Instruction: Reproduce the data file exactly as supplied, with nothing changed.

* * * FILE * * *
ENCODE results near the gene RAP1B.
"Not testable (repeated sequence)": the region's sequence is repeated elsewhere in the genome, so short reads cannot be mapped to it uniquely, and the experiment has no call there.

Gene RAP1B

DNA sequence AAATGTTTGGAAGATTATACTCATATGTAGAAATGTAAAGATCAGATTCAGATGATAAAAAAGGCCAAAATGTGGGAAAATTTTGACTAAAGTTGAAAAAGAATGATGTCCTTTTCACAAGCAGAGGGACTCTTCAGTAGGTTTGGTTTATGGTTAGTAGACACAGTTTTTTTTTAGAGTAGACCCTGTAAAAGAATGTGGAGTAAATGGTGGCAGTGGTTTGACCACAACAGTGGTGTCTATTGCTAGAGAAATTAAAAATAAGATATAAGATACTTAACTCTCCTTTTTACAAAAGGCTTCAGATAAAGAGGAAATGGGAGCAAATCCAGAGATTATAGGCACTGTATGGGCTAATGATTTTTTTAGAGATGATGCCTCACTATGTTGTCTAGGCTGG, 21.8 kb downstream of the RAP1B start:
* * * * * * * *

ENCODE results near the gene RAP1B.
"Not testable (repeated sequence)": the region's sequence is repeated elsewhere in the genome, so short reads cannot be mapped to it uniquely, and the experiment has no call there.

Gene RAP1B

DNA sequence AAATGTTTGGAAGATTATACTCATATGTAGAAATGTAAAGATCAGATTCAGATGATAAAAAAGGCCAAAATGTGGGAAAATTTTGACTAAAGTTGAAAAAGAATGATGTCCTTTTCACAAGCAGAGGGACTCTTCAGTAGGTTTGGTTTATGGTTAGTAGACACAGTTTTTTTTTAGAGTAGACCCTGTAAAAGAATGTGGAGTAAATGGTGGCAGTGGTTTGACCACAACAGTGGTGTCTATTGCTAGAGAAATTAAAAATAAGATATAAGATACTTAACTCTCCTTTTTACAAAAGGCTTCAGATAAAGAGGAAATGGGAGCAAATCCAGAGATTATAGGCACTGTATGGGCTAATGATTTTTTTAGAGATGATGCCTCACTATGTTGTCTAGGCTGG, 21.8 kb downstream of the RAP1B start: